Minhaj Aman

Research-Lead, Dismislab
The jeans-earthquake connection: unraveling the origins of a viral false claim
This article is more than 1 year old

The jeans-earthquake connection: unraveling the origins of a viral false claim

Minhaj Aman

Research-Lead, Dismislab

Following the destructive earthquake in Turkey and Syria in February, a rumour quickly spread across Facebook, suggesting that Pakistani politician Maulana Fazlur Rahman had attributed the rising number of earthquakes to the prevailing trend of women wearing jeans.

From 2015 to 2023, this claim resurfaced on social media multiple times, garnering both criticism and support. Critics denounced the statement as a manifestation of religious bigotry, while others genuinely believed it, offering religious arguments to defend their stance. The news regarding this issue even made its way into local and foreign media, sparking widespread discussions on blogs and newspapers.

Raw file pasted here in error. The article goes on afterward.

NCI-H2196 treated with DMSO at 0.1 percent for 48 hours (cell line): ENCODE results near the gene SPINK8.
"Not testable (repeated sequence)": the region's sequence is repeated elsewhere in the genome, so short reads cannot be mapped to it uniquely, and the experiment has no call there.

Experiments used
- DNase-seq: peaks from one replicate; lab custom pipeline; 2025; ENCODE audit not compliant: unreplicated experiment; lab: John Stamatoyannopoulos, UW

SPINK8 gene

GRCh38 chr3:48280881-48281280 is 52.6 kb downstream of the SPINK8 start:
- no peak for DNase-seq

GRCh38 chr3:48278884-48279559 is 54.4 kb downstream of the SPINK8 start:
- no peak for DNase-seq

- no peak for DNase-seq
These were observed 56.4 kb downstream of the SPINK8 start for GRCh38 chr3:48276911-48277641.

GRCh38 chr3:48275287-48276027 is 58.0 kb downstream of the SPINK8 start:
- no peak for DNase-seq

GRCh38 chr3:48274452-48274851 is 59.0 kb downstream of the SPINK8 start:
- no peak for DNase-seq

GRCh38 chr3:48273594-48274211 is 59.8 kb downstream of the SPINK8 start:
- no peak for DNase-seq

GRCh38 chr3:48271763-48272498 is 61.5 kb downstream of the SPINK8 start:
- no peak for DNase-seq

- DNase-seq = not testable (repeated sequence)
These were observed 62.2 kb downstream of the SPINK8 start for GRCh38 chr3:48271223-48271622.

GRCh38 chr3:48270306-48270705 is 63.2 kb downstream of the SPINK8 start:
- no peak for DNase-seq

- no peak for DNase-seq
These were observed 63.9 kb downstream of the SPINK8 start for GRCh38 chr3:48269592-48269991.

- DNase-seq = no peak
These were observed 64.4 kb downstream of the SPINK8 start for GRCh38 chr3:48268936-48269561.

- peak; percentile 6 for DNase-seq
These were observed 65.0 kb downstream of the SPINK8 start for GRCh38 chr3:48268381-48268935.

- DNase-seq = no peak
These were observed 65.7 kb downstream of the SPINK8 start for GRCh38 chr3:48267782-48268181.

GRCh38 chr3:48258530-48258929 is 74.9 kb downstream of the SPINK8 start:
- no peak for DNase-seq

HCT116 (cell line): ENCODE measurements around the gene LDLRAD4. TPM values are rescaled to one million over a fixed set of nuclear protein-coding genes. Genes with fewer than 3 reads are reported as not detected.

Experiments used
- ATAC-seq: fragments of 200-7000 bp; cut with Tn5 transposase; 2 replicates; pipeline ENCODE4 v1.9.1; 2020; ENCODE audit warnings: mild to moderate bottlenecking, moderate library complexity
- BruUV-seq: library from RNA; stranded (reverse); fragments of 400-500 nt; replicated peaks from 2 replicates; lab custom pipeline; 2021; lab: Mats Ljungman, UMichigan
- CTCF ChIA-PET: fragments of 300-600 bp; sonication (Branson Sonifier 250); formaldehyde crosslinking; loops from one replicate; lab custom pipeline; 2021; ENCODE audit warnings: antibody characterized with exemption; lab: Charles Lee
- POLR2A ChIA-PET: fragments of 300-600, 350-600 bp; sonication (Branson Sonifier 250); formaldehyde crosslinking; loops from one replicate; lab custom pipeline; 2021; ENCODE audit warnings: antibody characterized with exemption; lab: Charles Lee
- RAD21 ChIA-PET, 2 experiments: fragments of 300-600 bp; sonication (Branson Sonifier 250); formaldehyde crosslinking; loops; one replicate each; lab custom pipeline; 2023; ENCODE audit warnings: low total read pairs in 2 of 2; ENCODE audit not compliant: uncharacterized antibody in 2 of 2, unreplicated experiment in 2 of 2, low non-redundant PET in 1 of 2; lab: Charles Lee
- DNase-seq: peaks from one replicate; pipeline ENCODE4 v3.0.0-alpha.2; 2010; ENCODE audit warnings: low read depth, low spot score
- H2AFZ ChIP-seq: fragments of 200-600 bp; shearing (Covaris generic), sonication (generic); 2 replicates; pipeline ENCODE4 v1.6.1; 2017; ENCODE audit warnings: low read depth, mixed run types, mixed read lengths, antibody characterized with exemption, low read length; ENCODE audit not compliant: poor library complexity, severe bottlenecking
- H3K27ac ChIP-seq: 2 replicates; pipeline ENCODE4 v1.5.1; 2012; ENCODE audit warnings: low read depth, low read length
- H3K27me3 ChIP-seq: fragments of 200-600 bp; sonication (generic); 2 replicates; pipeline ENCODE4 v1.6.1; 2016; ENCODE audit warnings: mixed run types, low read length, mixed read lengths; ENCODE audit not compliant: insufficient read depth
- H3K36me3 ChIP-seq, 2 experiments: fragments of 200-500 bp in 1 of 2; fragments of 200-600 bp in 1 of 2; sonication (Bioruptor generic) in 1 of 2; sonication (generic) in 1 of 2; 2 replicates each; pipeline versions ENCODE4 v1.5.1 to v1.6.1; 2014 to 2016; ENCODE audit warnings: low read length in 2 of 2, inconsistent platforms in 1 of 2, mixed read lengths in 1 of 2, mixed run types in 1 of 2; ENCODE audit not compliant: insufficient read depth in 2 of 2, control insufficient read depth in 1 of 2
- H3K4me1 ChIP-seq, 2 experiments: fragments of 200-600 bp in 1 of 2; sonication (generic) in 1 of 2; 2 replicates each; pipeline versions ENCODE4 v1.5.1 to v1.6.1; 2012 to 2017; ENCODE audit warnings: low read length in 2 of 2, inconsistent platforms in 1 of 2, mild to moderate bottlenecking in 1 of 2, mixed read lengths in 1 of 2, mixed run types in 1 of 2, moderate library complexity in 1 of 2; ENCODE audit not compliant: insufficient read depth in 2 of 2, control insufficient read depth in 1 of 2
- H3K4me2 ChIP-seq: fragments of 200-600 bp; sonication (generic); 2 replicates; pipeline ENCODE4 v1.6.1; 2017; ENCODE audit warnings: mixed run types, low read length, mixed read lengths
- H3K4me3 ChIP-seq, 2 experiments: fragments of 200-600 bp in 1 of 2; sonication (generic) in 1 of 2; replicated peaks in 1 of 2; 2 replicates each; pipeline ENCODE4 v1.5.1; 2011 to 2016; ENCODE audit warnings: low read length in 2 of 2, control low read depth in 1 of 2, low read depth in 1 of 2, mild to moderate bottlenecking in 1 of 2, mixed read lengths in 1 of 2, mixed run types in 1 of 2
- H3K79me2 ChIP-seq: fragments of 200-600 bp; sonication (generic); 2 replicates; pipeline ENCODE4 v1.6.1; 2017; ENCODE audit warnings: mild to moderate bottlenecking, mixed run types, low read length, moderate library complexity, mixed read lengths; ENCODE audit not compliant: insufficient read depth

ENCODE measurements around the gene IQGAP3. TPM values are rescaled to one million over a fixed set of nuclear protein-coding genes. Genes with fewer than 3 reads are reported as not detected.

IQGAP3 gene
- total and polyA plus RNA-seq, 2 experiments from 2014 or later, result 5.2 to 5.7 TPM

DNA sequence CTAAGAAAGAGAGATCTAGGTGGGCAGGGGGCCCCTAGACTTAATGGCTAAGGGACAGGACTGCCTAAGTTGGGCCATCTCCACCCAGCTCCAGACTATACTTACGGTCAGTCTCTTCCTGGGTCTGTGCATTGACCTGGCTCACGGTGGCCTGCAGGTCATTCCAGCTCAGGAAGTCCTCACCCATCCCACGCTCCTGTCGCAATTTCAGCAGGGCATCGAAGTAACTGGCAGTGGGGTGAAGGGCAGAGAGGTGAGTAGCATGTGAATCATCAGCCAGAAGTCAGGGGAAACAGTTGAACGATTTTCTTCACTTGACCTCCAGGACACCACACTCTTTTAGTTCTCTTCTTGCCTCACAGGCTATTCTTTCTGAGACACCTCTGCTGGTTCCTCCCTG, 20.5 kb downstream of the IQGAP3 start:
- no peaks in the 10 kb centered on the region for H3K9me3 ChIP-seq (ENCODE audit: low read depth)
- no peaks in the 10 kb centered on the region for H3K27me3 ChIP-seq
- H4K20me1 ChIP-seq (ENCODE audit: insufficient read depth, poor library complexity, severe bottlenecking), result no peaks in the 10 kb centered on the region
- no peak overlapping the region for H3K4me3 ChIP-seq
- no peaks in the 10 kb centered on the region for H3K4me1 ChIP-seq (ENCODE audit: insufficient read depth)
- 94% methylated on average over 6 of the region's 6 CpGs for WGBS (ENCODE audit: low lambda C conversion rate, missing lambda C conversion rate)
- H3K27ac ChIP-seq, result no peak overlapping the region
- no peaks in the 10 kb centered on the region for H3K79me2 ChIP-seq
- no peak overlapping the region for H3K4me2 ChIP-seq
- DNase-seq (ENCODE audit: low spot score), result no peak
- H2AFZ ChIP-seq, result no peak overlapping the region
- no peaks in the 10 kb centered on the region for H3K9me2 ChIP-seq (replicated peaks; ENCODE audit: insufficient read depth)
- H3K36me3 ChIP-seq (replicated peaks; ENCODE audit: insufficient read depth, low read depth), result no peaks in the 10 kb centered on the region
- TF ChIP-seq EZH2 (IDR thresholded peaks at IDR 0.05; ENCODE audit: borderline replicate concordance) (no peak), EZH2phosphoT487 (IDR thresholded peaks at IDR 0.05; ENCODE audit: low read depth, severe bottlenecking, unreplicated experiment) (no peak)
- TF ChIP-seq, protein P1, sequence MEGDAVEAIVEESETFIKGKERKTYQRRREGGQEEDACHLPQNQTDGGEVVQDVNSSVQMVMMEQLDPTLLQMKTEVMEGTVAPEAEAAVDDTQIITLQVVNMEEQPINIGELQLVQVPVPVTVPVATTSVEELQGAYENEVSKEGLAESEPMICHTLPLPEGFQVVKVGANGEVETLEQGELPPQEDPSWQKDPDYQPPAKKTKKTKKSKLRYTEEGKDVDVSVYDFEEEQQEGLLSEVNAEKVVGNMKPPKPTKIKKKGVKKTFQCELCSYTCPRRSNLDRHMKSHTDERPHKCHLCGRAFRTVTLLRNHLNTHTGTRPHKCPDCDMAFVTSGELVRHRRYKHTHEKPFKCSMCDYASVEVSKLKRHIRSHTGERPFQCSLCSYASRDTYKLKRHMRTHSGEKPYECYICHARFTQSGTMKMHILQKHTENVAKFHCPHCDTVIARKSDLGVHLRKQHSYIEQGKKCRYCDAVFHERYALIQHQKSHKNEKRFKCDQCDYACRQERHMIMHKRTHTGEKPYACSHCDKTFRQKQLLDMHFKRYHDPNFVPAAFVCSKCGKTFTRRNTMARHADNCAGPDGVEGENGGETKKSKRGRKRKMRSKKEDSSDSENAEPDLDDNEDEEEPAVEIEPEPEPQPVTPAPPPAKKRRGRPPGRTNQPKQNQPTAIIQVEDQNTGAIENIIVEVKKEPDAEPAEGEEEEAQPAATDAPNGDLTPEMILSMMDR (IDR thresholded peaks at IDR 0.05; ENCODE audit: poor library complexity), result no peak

However, it is essential to clarify that the viral statement was entirely false. Initially published as a satire piece by a Pakistani website in 2014, the claim was misconstrued as genuine news by several media outlets in India, Bangladesh, and Western countries. While some media organisations later acknowledged their mistake and issued corrections, others continued to circulate the news without rectifying their error. Consequently, the false statement persisted on social media, fueled by the re-sharing of outdated news sources.

Through this verification process, it becomes evident how easily satire can be misconstrued, leading to the spread of false information with the help of the media. The incident sheds light on the intersection of religious belief systems, media errors, and the establishment of fake news narratives. It underscores the necessity of responsible reporting, critical thinking, and media literacy in combating the proliferation of misinformation, especially in the digital age where information spreads rapidly across social media platforms.

When satire gives rise to fake news